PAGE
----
Slowdown and overheating, indicators that Pegasus has infected a device

MADRID, May 4. (Portaltic/EP) –

Despite being one of today’s most elusive ‘spyware’, the Pegasus espionage program leaves behind a series of indicators on devices that have been targeted by their attacks that can alert victims, such as their overheating or system slowdown.

This malicious ‘software’, linked to the Israeli company NSOGroup, It is more current than ever because it has allegedly been used to spy on the President of the Government, Pedro Sánchez, and pro-independence politicians.

Pegasus collects information from a device and transmits it to an external entity without the consent or knowledge of the owner of the device, either a mobile, a computer or a tablet.

This ‘spyware’ is characterized by the fact that once it has entered a device, through a text message (SMS) or a fraudulent link, it installs itself and erases its trace after being activated.

In this way, it can continue to steal information and access different user content, such as data from WhatsApp, Facebook or email services and browsers, without the victims have the slightest knowledge of what is going on on your devices.

Some of the actions for which this spyware has become world famous include tracking the location of the victim, the collection of photographs and other files or control of different elements of the device.

In addition, Pegasus is capable of detecting who these people have been with, as well as sending and receiving messages autonomously and record conversations by manipulating the infected device.

The main difference between Pegasus and other malicious software is that it uses some Zero Day vulnerabilities, that is, those unknown to users or manufacturers.

On the other hand, Pegasus is capable of infecting users’ devices without their authorization, an action known as Zero Click, since no action required for the spyware to install.

“These types of vulnerabilities are usually very expensive on the black market and they are only available to companies or attackers with many resourcesas seems to be the case with NSO Group”, said the director of Systems Engineering of Fortinet Spain and Portugal, José Luis Laguna, in statements collected by Europa Press.

Along these lines, Laguna has insisted that it is necessary to go beyond the behaviors already identified in other ‘spyware’ and analyze abnormal behavior of commonly used devices.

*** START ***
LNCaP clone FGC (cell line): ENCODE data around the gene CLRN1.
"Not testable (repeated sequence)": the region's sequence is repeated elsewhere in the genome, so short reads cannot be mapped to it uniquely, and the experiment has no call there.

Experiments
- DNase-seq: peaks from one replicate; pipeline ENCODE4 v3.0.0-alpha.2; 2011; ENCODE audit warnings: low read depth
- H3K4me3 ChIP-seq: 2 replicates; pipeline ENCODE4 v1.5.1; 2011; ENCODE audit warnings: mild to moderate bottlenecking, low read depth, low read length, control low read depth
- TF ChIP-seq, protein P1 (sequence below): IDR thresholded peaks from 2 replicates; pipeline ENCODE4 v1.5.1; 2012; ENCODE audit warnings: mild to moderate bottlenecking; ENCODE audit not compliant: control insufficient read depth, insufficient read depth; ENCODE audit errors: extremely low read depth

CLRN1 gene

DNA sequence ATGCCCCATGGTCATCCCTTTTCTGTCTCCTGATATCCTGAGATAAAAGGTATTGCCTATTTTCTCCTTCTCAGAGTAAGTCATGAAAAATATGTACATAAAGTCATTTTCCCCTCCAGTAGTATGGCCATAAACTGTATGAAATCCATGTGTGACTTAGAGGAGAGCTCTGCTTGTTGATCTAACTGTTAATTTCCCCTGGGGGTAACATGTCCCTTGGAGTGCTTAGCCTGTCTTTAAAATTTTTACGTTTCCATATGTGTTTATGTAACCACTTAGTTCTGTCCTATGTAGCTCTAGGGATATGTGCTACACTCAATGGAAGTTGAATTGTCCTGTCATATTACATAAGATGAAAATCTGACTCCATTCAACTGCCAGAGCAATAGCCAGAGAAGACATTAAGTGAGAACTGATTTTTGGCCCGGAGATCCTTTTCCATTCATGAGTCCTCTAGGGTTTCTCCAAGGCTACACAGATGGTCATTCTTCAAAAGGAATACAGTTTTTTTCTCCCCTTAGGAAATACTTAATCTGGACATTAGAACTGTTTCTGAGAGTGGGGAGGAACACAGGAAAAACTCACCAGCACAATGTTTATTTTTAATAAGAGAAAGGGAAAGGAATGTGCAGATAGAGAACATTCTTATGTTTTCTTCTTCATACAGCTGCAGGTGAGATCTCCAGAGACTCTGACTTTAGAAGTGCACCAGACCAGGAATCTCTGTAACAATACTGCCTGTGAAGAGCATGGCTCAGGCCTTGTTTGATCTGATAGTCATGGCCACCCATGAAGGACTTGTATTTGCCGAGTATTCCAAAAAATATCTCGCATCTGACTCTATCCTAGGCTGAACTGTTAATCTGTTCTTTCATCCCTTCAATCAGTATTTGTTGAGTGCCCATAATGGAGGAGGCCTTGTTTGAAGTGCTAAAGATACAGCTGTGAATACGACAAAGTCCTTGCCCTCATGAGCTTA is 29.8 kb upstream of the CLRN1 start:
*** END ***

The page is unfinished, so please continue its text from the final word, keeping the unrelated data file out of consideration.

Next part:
This is because, despite being a stealthy ‘spyware’, Pegasus offers some visible signs that may lead suspected victims to suspect that they have been attacked, even though it’s “frankly difficult” to get around this agent malicious.

“If, for example, the device suddenly works slower than normal, if it hangs often. If it occurs excessive data consumption when we are not using it, it is also an indicator,” said the Fortinet manager.

Likewise, the fact that the battery life is getting shorter and shorter can also be a sign that this ‘malware’ is working in the background on that device, since if it is installed, not only the autonomy of the team is reducedbut also overheats.


Despite the fact that Pegasus works stealthily and its identification on an infected device is very difficult, there are a number of measures that users should take into account. to avoid becoming their victims.

As is often the case with this and the rest of the ‘malware’ known up to now, extreme precautions must be taken and double checks must be made every time personal and confidential information is provided.

Instead of clicking on the link that we have received, to make sure it’s legit it is recommended to type the address of the site in the web browser, even though this means taking an extra step and not directly accessing this service.

On the other hand, Fortinet is starting to use behavior-based device protection ‘software’, that is, those known as Endpoint Detection and Response (EDR). This is because traditional antiviruses find it more difficult to detect the so-called Zero Day virus.

Another of the determining aspects to keep the system safe is to have the latest software versions installed, with the aim that vulnerabilities from previous updates are fixed.

It is also important to check the permissions that are granted to the applications each time they are downloaded, since it is necessary to watch if, for example, the ‘software’ requires the use of the microphone when in fact it does not need it.

It is also not advisable to connect to public or open WiFi networks, since attackers could emulate the names of those networks, capture our traffic and install ‘spyware’.


An investigation by the media consortium Forbidden Stories and Amnesty International highlighted last year that around 50,000 phones could be the target of this spy software, which was originally created to combat terrorism.

This analysis determined that the ‘software’ had managed to enter the devices of journalists, activists and politicians around the world to obtain both the personal information of the owners and control their movements.

However, this ‘spyware’ has been proven to be capable of infecting any device, both public figures and companies and other anonymous users.

So much so that Meta, then Facebook, denounced NSO in 2020 and accused him of infect in 2019 a network of servers in the United States to ‘hack’ hundreds of ‘smartphones’ and spy on some 1,400 targets via WhatsApp.

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